Changes between Version 21 and Version 22 of NestedCPR

Jan 9, 2014 2:41:55 PM (21 months ago)



  • NestedCPR

    v21 v22  
    4747What is the semantics of an outer `t`? Given `f` with CPR `<L>tm()` and `g` with CPR `<S>tm()`? Does the latter even make sense? If so, should `f undefined` have CPR `m()` or `tm()`? Two possibilities:
    4848 1. The convergence information a function is what holds if its strictness annotations are fulfilled: So if `g x`  has `tm()` if `x` has `t` (possibly because it has previously been evaluated by the caller), otherwise `m()`. `f x` always has `m ()` (presumably because `x` is _never_ entered when evaluating `f`.
    49  2. The convergence information a function is what holds always. This would ineffect prevent `<S>tm()` from happening.
     49 2. The convergence information a function is what holds always. This would in effect prevent `<S>tm()` from happening.
    5151Clearly, 1. holds strictly more information than 2.: Under variant `2`, `<S>tm()` would not occur, while under variant 1 that would be usefully different from `<S>m()`.
    7171    \          |     <S><S>t   /
    7272     \         |              /
    73       ---------D-------------/
     73      ----------------------/
    7979What about nested strictness annotations? For now the hypothesis of the demand transformer only requires the arguments (and free variables) to be terminating; if there is a `<S(S)>`, then it should not be marked as converging. Maybe this can be improved later, using nested CPR.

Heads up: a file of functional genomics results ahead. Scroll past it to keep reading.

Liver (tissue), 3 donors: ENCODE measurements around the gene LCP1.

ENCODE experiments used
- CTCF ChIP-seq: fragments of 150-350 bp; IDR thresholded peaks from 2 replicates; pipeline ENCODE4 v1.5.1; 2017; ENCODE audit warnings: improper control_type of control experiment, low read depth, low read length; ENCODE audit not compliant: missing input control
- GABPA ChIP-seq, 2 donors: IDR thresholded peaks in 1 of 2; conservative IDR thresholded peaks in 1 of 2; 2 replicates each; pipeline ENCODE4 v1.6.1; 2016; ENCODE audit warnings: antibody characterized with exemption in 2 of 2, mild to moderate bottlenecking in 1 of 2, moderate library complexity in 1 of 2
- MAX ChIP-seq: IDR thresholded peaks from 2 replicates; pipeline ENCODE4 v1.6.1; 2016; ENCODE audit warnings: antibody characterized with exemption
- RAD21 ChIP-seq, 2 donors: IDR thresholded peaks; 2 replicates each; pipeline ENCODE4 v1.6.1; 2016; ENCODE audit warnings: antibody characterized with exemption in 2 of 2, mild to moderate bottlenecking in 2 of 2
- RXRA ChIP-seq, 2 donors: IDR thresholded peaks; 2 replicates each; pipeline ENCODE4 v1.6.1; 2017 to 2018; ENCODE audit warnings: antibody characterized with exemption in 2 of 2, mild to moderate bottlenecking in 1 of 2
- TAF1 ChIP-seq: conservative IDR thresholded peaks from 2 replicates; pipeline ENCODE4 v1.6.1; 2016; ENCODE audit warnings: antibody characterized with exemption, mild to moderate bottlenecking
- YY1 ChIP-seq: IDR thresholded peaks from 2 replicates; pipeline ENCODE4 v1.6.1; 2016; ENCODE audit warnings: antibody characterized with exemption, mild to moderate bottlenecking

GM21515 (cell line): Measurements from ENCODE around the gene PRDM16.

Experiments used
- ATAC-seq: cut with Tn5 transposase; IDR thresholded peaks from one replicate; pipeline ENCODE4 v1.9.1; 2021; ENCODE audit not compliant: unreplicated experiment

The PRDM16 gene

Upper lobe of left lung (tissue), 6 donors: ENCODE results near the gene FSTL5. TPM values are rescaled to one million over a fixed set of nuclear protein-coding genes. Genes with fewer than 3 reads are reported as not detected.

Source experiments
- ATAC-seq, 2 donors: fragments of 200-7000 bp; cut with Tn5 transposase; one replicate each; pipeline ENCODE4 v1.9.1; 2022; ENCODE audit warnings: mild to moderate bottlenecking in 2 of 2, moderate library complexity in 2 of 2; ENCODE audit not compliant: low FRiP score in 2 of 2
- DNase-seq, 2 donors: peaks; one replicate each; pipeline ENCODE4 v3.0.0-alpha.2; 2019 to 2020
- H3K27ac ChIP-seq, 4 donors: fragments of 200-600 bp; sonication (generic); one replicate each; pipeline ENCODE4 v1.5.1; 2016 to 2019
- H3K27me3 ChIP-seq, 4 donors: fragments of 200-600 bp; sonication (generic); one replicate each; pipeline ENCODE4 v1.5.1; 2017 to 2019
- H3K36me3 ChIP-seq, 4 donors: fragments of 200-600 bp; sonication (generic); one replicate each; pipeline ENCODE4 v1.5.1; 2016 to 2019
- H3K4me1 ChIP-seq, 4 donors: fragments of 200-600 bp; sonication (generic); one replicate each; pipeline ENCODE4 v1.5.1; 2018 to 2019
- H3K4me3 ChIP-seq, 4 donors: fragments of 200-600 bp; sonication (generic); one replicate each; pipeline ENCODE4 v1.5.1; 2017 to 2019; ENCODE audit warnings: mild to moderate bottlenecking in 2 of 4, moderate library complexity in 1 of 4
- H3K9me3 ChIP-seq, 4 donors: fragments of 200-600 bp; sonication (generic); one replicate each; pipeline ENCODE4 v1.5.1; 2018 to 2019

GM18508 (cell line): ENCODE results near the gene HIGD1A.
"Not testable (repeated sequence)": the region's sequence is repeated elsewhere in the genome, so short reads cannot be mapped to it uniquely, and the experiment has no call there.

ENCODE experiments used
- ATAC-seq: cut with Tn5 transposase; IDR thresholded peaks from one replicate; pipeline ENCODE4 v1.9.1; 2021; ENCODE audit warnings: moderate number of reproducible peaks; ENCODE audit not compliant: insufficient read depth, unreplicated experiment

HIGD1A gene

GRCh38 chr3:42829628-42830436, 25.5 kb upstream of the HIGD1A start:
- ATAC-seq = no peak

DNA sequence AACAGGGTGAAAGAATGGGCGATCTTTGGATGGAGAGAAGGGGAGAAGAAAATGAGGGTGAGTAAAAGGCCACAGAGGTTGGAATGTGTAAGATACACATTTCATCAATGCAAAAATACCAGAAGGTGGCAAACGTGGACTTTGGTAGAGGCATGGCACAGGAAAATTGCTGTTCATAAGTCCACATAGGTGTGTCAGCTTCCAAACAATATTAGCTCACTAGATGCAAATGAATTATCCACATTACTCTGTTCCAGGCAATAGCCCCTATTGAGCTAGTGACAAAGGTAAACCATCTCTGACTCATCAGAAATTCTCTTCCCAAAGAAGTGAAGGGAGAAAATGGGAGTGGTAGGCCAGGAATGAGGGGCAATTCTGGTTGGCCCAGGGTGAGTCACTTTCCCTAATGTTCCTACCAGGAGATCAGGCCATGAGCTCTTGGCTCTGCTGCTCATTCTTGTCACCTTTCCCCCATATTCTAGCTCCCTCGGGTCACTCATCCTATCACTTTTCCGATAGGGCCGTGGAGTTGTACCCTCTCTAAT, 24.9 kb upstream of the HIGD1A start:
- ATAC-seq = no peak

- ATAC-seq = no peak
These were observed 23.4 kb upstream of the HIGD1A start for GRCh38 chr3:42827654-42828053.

81Some implementation implications:
     82 * There is no unit for `lubDmdType` any more. So for case, use `botDmdType` for no alternatives, and `foldr1` if there are multiple.
     83 * Unlifted variables (e.g. `Int#`) are tricky. Everything is strict in them, so for an *unlifted* argument, `<L>t` implies `<S>t` and hence `<S>t ⊔ <L>t = <S>t`, and we really want to make use of that stronger equation. But when lub’ing, we don’t know any more if this is the demand for an unlifted type. So instead, the demand type of `x :: Int#` itself is `{x ↦ <L>} t`, while `x :: Int` continues to have type `{x ↦ <S>} t`. Nevertheless it is important that functions (including primitive operations and constructors like `I#`) have a strict demand on their unlifted argument.
    8185=== join points ===